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Debi Fischer is a nurse at the University of Miami surgical oncology step down unit. Prior to that she worked in orthopedics and neurology for many years. In addition to her nursing experience, she has earned a master’s degree in social work. Becoming a Licensed Clinical Social Worker was a lon-sought-after goal which she finally attained. She is a caregiver for her family and her dogs as well.

Three Ways Nurses Can Ensure Patient Adherence to Treatment Regimens

Here are some things nurses can do to prepare patients to adhere to their treatment regimens once they leave the hospital.
Oncology nurses working in hospitals can do a lot to help patients prepare to adhere to their treatment regimens. For example, they can encourage patients to communicate freely with their physicians, help them remain hopeful, and recommend that they use tools to stay organized and on top of their follow-up appointments.

Encourage Open Dialogue

Meeting new physicians during a postoperative stay requires a patient to have an open dialogue with all of their doctors. Patients frequently ask me when they will see their physician, what test results mean, or simply, when they will be allowed to go home. By achieving an open dialogue with their healthcare provider, patients can stay connected to the specifics of their care.  This means giving patients contact information for their physicians. I also let the patient know when physicians are expected to make rounds. Making sure patients can communicate openly with their physicians is the first step to ensuring that they adhere to their treatment.   

Foster Hope

Being resilient in the face of a devastating diagnosis can be difficult. Not everyone has the same mindset. I am not advocating that patients have long-range goals if that is not their wish. But hope can play a real role in a patient’s journey. Narrow down the approach to hope to an hour, or a day. Diversions like soothing music, an entertaining website, book, or movie, can help patients hold on to a hopeful mood, even if they only work for a brief chunk of time. Hope gives patients a reason to adhere to their treatment. Show the patient how to use the TV in their room, or help them access the hospital library, if there is one.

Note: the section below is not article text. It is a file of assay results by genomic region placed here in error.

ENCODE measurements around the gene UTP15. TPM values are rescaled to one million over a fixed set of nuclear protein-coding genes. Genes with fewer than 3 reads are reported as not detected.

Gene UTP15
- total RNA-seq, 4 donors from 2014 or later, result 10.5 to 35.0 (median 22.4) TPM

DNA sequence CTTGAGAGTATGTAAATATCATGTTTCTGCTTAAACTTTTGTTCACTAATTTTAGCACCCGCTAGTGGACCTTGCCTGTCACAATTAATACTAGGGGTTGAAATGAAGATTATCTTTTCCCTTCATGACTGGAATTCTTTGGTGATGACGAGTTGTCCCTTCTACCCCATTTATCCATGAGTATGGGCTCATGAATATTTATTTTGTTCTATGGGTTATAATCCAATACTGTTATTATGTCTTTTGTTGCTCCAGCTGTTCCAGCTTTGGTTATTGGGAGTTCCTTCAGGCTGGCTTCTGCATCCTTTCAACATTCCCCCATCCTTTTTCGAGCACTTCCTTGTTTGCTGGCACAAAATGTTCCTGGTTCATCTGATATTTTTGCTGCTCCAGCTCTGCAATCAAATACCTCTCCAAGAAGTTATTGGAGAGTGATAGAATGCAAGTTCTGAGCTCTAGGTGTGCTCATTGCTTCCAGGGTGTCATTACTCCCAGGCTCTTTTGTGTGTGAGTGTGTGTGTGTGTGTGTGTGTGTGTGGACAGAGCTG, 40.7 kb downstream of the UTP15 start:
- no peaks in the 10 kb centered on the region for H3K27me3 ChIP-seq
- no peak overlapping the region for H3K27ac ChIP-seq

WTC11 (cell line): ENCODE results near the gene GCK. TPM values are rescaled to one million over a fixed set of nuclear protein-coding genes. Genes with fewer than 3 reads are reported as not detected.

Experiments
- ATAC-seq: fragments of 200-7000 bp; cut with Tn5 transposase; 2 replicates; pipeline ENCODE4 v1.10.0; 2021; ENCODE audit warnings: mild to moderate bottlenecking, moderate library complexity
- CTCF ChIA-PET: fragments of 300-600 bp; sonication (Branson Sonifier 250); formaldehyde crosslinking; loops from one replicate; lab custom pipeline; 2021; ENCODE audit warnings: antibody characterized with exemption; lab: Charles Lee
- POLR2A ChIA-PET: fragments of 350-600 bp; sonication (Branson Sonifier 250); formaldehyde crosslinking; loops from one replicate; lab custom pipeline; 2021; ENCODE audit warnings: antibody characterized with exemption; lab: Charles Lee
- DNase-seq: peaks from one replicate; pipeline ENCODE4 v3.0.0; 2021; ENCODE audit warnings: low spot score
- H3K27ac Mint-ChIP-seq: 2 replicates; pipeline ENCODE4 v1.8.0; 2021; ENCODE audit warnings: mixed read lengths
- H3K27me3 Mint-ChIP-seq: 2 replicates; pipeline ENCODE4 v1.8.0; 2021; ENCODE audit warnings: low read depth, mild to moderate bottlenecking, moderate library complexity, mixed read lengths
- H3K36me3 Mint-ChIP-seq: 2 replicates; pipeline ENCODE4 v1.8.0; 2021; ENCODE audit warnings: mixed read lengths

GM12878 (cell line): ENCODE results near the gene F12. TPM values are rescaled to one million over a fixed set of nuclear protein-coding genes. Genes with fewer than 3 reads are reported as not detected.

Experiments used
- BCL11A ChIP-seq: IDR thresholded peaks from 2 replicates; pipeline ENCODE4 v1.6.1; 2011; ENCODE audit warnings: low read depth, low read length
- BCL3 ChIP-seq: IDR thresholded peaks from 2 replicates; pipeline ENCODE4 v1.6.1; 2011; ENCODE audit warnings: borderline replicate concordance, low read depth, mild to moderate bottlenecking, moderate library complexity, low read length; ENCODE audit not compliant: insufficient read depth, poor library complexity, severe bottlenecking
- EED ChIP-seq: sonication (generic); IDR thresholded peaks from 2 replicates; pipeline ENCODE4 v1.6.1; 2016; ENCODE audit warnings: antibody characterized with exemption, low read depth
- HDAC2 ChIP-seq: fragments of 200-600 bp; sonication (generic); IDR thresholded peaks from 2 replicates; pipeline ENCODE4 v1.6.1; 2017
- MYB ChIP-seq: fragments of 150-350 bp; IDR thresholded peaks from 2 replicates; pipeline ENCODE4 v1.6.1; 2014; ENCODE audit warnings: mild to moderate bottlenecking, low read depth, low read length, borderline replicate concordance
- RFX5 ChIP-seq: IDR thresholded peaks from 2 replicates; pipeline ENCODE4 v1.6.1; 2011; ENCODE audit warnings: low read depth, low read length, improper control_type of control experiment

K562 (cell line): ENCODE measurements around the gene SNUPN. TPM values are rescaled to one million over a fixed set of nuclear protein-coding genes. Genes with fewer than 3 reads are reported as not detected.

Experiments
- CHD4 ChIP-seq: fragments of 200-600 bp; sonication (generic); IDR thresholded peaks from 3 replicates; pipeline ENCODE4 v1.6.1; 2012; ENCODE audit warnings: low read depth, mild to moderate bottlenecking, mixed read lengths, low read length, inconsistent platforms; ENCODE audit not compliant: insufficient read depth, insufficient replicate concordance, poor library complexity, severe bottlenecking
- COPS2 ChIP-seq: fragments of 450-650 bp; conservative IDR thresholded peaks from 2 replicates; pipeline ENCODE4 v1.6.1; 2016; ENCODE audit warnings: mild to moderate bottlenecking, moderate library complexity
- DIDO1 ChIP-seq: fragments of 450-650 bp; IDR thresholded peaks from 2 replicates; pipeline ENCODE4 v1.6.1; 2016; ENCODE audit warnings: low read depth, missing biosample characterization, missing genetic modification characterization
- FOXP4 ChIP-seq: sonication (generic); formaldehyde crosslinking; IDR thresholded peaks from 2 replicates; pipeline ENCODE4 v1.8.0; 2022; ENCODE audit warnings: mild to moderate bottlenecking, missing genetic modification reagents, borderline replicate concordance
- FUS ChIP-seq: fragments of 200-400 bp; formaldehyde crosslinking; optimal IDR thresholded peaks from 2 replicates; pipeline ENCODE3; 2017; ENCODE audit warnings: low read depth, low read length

It is also important to maintain a positive attitude when talking with the patient. Your behavior can have an effect on how the patient feels about how their care is being managed.

Stay Organized

Patients are usually discharged from hospitals with several appointments pending to see specialists they may have met over the course of their most recent hospitalization or a physician they are already seeing. There might also be pending scans, such as follow-up MRIs, PET or CT scans. Physical therapy and home health care visits might also have to be arranged. A patient may be dealing with pain management issues. If possible, provide patients with a printout with all pending appointments, as well as physician names and phone numbers. Encourage patients to record dates of new appointments in their calendars or smartphones. Staying organized gives the patient the ability to adhere to their treatment regimen. 

Oncology nurses can implement these ideas while their patients are still in the hospital to help their patients stay on track with their care after they leave.

Talk about this article with nurses and others in the oncology community in the General Discussions Oncology Nursing News discussion group.
More from Debi Fischer, MSW, BSN, BA, LCSW, RN
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PUBLISHED: Mon June 29 2020
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PUBLISHED: Fri June 19 2020
All too often, I get off the elevator to work on the surgical oncology acute care unit and am witness to an increasingly familiar scene.
PUBLISHED: Mon April 01 2019
Being an oncology nurse is not always an easy job, but here are 3 things that keep me inspired.
PUBLISHED: Fri February 15 2019
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